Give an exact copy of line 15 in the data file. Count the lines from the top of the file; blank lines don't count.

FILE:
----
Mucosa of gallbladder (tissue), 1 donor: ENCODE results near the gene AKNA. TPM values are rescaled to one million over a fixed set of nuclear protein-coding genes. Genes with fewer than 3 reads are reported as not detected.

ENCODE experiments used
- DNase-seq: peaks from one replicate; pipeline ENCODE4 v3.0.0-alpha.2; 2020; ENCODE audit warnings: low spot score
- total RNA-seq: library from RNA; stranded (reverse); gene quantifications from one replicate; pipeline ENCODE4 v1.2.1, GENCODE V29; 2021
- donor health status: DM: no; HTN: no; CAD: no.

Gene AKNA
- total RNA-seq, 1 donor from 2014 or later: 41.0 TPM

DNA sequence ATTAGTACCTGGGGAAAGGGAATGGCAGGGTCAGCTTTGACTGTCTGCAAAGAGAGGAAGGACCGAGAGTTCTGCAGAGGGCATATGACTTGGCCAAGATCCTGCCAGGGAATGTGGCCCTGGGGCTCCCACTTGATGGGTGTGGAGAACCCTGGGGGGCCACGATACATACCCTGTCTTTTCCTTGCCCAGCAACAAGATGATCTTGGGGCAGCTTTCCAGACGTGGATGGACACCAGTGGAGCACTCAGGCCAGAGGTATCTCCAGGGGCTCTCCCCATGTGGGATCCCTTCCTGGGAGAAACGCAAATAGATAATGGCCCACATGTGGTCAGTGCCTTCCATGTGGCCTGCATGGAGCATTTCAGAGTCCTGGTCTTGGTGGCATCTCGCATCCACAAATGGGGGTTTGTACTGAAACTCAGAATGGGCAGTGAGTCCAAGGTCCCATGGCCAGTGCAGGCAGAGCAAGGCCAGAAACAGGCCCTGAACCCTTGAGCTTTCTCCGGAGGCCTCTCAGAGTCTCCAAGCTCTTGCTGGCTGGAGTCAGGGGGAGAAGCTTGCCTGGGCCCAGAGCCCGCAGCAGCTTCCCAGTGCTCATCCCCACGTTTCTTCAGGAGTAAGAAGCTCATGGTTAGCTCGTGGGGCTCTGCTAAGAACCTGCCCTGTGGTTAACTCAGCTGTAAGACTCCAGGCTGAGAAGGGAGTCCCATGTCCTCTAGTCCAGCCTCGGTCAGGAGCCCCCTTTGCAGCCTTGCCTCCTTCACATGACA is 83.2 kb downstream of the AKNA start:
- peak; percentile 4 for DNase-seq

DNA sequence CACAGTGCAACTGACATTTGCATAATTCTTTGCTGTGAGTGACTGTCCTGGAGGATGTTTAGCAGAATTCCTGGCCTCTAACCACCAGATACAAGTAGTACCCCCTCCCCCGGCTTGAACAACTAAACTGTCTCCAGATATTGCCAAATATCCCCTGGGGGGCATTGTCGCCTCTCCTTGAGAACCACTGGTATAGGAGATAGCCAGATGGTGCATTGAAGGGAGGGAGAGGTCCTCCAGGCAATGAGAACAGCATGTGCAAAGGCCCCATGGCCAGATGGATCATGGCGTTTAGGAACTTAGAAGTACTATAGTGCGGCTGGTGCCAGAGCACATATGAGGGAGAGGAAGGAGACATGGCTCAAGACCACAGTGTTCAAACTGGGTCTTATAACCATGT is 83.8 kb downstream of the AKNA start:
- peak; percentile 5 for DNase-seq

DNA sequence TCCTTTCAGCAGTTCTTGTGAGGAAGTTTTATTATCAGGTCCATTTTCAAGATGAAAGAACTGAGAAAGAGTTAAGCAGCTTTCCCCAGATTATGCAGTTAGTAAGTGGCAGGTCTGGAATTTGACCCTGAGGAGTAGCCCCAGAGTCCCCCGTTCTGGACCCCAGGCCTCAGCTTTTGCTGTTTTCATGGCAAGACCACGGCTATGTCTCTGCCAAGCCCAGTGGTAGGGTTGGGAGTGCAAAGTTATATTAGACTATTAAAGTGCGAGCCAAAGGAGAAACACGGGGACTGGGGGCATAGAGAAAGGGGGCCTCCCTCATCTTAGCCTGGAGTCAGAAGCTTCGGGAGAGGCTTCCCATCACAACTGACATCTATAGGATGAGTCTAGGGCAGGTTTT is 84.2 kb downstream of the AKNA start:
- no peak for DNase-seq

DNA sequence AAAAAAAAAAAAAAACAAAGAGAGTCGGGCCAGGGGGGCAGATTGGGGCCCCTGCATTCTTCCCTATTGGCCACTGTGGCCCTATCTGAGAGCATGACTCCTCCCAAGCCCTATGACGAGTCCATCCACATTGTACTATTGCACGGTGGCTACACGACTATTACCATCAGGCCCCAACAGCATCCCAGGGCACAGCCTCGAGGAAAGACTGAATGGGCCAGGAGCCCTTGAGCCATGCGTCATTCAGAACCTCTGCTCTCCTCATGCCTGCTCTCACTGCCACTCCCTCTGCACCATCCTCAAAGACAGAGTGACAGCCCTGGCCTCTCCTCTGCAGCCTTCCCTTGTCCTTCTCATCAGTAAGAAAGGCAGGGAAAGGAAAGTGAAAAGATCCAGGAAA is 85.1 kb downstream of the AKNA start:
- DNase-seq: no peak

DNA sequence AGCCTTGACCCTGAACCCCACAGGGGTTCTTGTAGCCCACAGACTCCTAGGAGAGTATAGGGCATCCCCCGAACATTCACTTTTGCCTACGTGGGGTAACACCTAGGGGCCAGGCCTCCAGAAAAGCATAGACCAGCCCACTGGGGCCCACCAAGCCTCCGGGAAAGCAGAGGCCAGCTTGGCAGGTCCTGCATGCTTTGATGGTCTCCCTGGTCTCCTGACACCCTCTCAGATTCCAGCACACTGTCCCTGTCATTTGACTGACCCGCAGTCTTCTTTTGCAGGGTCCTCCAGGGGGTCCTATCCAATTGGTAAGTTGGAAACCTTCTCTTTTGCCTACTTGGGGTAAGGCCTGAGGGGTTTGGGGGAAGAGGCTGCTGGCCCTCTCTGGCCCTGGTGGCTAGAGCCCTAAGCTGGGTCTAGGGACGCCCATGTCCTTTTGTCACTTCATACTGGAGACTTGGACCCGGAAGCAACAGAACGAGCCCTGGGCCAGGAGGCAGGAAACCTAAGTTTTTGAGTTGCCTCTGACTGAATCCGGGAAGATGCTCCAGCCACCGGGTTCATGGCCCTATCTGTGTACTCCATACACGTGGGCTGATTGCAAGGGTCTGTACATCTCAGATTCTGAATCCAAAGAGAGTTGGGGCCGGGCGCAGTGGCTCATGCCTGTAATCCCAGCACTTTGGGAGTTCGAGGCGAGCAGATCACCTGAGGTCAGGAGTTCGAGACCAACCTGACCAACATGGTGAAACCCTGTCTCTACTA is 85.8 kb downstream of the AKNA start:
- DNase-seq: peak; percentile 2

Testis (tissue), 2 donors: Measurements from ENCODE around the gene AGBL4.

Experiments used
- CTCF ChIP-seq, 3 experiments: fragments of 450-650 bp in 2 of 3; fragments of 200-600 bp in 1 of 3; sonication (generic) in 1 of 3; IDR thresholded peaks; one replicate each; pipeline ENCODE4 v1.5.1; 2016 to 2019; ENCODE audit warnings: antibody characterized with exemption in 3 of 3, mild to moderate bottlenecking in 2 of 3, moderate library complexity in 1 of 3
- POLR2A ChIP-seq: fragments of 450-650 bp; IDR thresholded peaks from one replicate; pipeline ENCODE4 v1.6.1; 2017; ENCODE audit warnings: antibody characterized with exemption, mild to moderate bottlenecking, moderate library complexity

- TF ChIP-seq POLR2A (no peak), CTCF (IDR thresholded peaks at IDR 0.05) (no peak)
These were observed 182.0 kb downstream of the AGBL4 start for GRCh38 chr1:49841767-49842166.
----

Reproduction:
- DNase-seq: no peak